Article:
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Australia's Housing Affordability Crisis Worsens: Anglicare

The benchmark for rental housing to be considered affordable is that ‘rent [is] no more than 30% of a household budget'. A good portion of low-income renters spend more than 50% of their budget on rent.


660,000 people on Aged Pension do not own their own home. With only 3.2% of the listings surveyed were affordable for a couple on Aged Pension and 0.8% for a single person on Aged Pension (down from an already meagre 1.24% in 2018), these individuals face severe housing stress due to Australia’s ever-persistent housing affordability problem, reveals Anglicare’s 2019 Rental Affordability Snapshot.


The problem, according to the Australian Housing and Urban Research Institute, is that federal and state policies to address housing affordability for low-income households are primarily focused on demand-side assistance—for example, rental assistance and housing purchase assistance. In theory, the increasing capacity to afford homes would increase the demand for affordable housing, which would prompt more investment into the affordable housing sector, thus filtering into a boost of housing supply.


Yet in reality, ‘shortage of affordable rentals for low-income households grew between 1996 and 2011’, and is only expected to continue to grow.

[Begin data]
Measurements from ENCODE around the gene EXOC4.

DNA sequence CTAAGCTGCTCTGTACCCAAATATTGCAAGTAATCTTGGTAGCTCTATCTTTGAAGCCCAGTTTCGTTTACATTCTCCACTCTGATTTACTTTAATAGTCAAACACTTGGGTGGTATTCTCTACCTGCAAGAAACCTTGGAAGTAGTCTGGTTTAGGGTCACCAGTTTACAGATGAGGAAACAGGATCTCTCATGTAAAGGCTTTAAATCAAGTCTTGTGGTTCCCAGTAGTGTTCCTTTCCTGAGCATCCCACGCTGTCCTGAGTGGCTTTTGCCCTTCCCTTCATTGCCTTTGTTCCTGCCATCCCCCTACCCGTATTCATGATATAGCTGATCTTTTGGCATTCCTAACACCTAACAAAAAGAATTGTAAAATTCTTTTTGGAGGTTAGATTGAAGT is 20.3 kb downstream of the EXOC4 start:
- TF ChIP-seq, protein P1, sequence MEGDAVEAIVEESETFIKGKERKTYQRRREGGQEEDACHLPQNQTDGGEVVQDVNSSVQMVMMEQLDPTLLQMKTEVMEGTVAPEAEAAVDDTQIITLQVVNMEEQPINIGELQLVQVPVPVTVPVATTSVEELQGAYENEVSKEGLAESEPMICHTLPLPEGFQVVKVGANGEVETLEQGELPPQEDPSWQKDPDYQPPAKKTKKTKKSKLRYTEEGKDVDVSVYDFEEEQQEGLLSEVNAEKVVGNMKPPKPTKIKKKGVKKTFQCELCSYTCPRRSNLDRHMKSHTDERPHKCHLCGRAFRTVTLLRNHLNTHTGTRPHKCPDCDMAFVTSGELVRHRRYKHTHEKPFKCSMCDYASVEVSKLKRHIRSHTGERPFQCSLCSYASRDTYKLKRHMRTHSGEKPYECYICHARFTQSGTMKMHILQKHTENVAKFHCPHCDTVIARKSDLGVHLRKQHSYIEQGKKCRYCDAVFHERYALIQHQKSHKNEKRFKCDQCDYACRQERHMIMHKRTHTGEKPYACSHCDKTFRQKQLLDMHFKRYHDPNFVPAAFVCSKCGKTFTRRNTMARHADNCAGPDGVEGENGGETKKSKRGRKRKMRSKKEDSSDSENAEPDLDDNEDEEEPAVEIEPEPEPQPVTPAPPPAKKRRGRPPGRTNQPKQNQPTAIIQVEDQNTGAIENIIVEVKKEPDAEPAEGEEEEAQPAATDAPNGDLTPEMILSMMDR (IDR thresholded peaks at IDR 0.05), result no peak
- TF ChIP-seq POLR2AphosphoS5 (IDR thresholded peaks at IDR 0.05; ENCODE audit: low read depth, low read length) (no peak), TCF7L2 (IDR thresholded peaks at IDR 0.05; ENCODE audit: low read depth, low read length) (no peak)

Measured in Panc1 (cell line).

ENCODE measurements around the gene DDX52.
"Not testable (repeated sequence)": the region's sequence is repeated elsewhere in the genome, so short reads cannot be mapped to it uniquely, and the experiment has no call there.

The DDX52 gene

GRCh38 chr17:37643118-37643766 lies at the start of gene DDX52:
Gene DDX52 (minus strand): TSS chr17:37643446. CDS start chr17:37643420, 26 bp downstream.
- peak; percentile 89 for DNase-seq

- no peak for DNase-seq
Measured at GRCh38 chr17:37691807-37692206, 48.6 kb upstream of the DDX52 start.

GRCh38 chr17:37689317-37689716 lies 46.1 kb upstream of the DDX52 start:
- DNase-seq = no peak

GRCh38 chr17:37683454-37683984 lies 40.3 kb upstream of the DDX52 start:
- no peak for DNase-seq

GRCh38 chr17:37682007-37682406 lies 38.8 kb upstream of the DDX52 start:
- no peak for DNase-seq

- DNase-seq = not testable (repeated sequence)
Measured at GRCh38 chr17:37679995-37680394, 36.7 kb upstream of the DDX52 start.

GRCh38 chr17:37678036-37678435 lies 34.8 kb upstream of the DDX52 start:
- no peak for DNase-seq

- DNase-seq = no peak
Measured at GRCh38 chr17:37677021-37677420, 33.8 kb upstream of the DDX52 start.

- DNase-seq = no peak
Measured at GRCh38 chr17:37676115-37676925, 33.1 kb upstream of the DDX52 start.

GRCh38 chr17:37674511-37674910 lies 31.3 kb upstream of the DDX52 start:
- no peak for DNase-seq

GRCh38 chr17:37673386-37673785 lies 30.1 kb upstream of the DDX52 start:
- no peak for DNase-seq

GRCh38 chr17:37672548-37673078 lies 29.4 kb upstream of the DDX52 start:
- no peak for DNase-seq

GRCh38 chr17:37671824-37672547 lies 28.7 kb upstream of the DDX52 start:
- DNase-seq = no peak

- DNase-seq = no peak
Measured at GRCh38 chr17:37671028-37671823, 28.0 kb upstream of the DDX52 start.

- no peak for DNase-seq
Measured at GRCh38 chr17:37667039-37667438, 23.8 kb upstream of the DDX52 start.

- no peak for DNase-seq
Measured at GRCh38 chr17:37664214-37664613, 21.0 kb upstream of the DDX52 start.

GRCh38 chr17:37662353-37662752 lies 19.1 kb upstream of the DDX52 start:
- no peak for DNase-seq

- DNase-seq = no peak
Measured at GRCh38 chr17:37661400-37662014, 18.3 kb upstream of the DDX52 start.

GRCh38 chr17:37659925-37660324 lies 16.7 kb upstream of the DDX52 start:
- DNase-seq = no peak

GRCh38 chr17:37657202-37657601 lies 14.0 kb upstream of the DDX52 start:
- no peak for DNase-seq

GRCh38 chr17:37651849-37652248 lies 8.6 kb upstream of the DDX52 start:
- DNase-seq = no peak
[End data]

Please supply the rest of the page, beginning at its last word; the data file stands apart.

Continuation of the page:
The flaw with this theory is that while these methods help households afford housing by subsidising households, the trickling increase in housing supply cannot keep pace with the needs of Australia’s low-income households. In fact, the persistent shortage of affordable rentals suggests that there simply isn’t enough financial incentive for developers to make large-scale investments into the affordable housing sector to meet demand.


Comparing housing affordability schemes within Australia with other policies drawn from international sources, AHURI notes:

‘… Over time a range of countries have gradually developed large affordable housing sectors [but] not one country is able to increase the supply of affordable housing solely through income support to households alone. In most cases, a dedicated subsidy or incentive stream […] has been necessary’.

Attempts have been made by the Australian government to address the supply shortage, particularly with the National Rental Affordability Scheme (NRAS), which was designed to subsidise the development of affordable housing, thus creating incentive for investment. However, it was criticised for being inefficient, having poor accountability for allocated funds and a time-consuming application process.


In 2014, it was discontinued after a mere five (nearly six) years, and despite hopes that an improved replacement programme would be announced, there has yet to be one introduced, nor does it appear likely for one to be introduced in the foreseeable future.


According to Anglicare Australia executive director Kasy Chambers, ‘the solution is simple, but has proven to be stubbornly difficult—the government must reclaim responsibility for housing […] it is past time for governments to invest in the development of social housing'. (ET)

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